London Fog: A Century of Pollution and Mortality, 1866-1965
This study provides new evidence on the impact of air pollution in London over the century from 1866-1965. To identify weeks with elevated pollution levels I use new data tracking the timing of London's famous fog events, which trapped emissions in the city. These events are compared to detailed new weekly mortality data. My results show that acute pollution exposure due to fog events accounted for at least one out of every 200 deaths in London during this century. I provide evidence that the presence of infectious diseases of the respiratory system, such as measles and tuberculosis, increased the mortality effects of pollution. As a result, success in reducing the infectious diseases burden in London in the 20th century reduced the impact of pollution exposure and shifted the distribution of pollution effects across age groups.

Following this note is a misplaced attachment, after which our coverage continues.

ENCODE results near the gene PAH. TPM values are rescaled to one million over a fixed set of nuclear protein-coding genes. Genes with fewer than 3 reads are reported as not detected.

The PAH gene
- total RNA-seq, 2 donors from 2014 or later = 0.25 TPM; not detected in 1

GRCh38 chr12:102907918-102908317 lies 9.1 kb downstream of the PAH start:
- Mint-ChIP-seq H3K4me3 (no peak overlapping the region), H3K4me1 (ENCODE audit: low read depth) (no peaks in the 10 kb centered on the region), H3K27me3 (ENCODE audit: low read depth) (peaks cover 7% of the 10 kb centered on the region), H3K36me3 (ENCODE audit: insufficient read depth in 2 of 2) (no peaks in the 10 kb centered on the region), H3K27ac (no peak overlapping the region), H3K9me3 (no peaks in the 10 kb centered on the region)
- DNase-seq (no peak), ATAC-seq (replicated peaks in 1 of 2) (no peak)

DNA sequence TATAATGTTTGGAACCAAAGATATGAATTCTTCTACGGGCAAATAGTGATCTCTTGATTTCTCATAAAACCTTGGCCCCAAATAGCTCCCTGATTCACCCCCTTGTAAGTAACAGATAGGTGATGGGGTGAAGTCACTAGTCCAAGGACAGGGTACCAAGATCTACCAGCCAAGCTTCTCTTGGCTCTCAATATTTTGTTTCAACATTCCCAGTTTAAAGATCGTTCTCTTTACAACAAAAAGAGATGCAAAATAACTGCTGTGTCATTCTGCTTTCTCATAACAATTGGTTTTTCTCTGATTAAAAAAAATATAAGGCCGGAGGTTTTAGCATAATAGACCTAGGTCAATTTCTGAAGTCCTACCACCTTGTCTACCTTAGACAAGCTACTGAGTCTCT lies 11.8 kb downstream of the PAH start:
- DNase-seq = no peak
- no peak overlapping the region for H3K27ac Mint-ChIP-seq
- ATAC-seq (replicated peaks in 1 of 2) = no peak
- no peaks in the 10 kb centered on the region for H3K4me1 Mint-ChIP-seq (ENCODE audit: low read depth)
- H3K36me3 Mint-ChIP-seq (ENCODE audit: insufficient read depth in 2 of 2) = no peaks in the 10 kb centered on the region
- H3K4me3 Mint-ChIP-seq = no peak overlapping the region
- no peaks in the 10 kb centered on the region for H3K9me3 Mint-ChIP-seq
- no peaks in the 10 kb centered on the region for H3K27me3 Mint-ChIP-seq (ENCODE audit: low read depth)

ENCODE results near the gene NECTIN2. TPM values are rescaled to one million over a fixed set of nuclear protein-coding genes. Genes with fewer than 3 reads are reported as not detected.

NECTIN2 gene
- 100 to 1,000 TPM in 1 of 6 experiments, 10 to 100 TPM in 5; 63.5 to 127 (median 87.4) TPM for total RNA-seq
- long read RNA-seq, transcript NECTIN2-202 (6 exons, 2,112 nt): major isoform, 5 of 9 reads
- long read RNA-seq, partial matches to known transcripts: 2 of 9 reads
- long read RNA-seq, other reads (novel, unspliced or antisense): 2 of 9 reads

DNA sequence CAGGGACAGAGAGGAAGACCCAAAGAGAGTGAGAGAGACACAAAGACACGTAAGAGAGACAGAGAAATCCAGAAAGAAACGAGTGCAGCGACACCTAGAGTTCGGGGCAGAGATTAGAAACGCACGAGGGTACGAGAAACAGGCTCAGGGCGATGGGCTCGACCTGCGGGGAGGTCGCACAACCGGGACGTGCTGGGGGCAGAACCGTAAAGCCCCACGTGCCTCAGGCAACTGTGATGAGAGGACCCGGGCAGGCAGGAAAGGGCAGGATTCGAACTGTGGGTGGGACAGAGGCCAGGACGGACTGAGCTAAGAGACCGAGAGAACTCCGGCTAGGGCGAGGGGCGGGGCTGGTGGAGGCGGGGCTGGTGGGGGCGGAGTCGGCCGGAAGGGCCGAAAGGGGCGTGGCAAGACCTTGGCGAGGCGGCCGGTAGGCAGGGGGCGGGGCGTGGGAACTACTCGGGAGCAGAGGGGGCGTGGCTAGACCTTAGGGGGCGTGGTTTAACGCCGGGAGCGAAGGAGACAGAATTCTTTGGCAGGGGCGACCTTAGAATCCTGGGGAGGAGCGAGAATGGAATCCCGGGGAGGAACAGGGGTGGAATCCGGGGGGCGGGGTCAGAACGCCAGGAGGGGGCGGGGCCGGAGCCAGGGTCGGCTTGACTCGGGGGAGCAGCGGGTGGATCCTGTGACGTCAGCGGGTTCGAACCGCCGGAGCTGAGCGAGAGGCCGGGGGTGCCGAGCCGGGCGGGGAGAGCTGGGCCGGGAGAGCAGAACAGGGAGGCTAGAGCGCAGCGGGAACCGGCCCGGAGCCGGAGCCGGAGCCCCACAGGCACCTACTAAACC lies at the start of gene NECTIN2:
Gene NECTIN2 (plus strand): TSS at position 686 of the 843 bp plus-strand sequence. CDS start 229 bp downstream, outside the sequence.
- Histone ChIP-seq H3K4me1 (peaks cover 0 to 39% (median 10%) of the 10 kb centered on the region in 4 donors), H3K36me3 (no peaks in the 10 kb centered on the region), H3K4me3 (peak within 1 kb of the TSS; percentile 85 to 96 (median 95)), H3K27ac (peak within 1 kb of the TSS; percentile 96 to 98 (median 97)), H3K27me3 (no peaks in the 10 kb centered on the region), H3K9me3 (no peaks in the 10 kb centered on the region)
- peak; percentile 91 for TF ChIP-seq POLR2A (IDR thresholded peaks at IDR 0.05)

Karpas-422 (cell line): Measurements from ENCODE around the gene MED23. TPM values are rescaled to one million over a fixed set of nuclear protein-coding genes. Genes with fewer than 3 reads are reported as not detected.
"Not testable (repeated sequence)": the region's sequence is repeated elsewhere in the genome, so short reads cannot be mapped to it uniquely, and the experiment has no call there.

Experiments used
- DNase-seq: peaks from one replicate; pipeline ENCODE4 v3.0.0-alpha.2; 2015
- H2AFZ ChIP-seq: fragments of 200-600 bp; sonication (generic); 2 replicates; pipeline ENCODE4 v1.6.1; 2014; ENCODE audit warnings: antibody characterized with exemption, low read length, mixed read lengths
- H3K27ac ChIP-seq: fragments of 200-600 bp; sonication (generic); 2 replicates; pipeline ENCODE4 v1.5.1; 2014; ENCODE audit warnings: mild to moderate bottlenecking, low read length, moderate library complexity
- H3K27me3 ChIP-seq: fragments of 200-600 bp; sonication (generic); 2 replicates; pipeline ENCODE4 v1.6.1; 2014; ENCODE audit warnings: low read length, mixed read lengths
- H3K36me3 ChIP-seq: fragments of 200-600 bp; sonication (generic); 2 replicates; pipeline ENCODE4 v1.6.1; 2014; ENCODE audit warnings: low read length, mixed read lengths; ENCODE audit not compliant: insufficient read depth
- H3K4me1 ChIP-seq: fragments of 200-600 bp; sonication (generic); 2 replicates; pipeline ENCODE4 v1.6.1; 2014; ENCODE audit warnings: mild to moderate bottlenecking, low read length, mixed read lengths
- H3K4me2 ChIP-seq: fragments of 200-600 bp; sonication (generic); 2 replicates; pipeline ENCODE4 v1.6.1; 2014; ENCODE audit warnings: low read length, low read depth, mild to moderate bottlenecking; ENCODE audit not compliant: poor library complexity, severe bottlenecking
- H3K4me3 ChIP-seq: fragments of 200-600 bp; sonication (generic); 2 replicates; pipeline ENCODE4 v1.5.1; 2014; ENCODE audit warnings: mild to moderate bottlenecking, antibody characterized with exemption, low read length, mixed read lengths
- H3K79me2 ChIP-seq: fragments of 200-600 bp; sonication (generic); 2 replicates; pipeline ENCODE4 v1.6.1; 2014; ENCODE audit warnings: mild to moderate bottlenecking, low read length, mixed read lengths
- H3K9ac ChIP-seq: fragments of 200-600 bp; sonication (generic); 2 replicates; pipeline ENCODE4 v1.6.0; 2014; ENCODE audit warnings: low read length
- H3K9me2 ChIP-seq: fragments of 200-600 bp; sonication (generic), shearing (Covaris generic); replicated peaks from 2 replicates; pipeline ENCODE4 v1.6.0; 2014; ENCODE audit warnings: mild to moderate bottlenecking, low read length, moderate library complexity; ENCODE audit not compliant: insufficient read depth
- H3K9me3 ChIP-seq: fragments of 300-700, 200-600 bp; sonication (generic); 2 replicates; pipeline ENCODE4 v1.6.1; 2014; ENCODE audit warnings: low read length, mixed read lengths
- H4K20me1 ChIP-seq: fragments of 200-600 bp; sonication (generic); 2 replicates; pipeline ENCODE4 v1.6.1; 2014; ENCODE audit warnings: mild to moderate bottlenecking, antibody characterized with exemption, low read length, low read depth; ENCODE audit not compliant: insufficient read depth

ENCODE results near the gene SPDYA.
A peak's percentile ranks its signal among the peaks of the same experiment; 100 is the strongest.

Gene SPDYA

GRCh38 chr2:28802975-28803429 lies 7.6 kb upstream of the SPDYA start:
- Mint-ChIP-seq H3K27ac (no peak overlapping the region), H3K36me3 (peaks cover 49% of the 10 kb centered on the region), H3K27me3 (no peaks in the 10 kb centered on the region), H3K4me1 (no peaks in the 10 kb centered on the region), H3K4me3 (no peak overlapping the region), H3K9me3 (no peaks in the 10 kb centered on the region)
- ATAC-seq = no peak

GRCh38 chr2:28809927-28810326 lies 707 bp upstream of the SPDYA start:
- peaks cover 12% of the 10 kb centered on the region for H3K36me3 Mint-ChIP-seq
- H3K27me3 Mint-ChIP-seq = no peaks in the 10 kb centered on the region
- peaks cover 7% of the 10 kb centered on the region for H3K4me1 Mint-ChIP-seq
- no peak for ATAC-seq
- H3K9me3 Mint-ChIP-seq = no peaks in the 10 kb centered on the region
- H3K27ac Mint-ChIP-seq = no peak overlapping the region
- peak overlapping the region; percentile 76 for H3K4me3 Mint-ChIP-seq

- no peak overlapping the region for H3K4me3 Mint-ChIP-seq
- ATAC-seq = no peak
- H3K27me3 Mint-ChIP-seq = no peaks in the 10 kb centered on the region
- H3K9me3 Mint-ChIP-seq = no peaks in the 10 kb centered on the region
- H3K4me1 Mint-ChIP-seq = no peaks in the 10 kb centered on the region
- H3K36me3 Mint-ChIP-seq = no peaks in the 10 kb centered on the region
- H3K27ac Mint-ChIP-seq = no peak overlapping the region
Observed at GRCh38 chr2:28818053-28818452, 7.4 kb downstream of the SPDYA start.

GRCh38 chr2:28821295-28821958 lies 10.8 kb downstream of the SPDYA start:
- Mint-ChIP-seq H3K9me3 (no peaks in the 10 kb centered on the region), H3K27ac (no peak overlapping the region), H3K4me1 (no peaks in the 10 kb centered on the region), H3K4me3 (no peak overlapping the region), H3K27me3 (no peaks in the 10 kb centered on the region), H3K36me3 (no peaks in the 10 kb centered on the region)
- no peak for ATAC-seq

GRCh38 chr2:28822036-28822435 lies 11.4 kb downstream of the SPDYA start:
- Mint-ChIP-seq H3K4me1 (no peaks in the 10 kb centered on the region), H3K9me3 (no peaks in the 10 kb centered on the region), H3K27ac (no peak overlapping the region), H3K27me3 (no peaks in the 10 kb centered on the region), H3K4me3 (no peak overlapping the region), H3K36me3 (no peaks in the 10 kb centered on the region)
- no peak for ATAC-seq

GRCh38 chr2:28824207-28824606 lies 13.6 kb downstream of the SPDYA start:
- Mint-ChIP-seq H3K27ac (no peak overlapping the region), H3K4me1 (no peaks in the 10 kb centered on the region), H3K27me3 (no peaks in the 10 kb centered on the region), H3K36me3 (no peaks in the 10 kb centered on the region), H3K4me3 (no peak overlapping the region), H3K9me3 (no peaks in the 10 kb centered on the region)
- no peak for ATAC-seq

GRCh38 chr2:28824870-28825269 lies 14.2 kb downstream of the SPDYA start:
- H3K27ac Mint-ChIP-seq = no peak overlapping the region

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Document Object Identifier (DOI): 10.3386/w24488